The selections that I have included for this portfolio demonstrate the emergence of an artist from a student, a critical thinker from a rule-follower, and a person from a perfectionist.  When I began to learn about rhetoric, I also started to question my motives behind my own words and the arrangement of them on the page or on the screen.  As for the study of composition, it caused me to ask more questions, changed my writing style, and contributed greatly to the way in which I see the world.  It has kept me humble while teaching ballet and while learning in other areas of life; after all, we always have more to learn.

So in the end, the art of persuasion for me is a lot like lining little houses up in a row at the height of the kitchen cabinets where the breeze blows gently through slatted windows.  But then it is also the freedom to drink their rum and to send them crashing to the floor, their scattered pieces covering the ground entropically.  Either way, Rhetoric and composition center themselves around that choice, but more specifically, they are concerned with what our choices have to say about us.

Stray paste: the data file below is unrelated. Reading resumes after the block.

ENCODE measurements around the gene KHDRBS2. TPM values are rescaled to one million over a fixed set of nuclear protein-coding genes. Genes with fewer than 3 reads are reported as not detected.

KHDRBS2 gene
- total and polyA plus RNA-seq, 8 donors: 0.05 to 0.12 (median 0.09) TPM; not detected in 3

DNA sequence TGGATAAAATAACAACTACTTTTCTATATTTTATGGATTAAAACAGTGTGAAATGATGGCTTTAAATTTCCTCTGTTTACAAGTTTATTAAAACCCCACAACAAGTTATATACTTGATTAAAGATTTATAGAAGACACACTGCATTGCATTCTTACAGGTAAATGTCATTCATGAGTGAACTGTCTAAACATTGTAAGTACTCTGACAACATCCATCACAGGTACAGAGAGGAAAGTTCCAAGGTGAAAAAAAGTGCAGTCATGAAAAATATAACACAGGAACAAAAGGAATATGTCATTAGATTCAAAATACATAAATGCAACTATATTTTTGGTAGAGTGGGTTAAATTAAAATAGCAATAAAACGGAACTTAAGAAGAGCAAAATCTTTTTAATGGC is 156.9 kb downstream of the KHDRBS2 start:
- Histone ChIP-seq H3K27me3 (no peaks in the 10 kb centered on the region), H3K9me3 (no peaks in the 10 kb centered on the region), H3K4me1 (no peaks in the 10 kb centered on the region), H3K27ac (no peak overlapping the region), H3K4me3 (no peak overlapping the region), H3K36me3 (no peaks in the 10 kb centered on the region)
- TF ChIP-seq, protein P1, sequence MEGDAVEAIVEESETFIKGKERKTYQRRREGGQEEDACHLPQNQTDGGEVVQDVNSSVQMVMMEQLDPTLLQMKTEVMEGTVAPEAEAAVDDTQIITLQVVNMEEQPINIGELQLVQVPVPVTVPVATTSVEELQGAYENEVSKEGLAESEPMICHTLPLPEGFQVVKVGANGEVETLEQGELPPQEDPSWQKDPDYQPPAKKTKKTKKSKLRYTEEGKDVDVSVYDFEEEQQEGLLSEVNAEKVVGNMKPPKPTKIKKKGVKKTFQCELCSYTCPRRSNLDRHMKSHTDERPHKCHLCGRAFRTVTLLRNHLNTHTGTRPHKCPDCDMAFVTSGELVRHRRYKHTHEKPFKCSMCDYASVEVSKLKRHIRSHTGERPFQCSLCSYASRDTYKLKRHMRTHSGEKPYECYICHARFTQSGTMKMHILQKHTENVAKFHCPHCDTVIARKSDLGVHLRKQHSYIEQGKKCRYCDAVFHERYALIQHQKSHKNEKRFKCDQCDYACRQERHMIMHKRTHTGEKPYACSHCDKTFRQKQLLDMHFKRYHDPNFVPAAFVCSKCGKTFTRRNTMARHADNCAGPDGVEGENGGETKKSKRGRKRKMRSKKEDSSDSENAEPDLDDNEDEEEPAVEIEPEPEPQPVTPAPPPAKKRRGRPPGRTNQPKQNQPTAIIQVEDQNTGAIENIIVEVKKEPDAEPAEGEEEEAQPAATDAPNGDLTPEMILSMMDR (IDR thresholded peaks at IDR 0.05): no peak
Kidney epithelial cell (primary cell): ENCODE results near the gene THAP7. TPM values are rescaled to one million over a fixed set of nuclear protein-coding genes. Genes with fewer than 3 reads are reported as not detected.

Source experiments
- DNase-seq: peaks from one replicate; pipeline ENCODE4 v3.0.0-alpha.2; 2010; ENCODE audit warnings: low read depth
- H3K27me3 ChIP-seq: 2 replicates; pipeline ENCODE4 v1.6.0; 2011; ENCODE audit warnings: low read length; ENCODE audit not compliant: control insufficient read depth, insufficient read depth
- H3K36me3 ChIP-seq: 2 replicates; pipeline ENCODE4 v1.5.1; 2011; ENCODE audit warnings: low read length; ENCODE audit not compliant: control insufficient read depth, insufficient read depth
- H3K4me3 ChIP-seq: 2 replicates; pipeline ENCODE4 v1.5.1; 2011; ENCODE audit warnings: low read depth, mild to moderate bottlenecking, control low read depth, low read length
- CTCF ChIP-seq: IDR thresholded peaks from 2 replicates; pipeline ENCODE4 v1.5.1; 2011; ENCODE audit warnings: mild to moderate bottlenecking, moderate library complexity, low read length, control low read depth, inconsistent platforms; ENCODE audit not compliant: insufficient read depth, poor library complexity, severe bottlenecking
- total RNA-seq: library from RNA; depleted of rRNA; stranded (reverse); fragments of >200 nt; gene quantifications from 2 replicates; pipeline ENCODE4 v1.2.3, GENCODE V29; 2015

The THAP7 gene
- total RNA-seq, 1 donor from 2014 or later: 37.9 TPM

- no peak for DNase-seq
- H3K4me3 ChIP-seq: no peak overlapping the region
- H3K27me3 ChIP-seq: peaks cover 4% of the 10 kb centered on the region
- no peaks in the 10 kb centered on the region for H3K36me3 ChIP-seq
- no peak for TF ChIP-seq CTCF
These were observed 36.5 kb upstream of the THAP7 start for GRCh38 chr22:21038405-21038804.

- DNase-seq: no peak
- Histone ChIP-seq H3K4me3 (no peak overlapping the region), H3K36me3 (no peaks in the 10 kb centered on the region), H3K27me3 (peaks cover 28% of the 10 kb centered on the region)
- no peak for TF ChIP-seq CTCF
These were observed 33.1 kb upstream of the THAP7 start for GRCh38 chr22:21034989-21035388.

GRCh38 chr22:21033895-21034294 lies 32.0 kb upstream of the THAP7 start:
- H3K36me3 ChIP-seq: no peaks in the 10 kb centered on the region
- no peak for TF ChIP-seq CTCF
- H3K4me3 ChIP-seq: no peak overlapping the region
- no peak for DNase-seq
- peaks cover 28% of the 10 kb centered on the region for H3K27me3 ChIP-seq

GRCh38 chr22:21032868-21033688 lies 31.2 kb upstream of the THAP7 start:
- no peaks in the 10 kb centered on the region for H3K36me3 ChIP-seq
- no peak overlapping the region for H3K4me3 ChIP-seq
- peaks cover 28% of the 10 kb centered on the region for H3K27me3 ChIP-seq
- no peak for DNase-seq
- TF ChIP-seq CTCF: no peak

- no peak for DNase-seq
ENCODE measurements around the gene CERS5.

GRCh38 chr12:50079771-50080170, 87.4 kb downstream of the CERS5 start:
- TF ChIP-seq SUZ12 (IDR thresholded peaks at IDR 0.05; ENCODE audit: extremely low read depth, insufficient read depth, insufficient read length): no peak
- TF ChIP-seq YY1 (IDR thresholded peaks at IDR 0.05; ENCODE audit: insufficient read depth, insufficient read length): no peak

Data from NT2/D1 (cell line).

Aristotle, & Honeycutt, L. (2011, September 27). Book I – Chapter 2. Retrieved February 18, 2016, from http://rhetoric.eserver.org/aristotle/rhet1-2.html

Barton, D. (2007). Literacy: An introduction to the ecology of written language. Malden, MA: Blackwell.

Derrida, J., & Johnson, B. (1981). Dissemination. London: Athlone Press. Retrieved February 10, 2016, from http://xenopraxis.net/readings/derrida_dissemination.pdf

Emig, J. (2009). The Norton book of composition studies (S. Miller, Ed.). New York: W.W. Norton &.

Herrick, J. A. (2013). The history and theory of rhetoric: An introduction (5th ed.). Boston, MA: Pearson.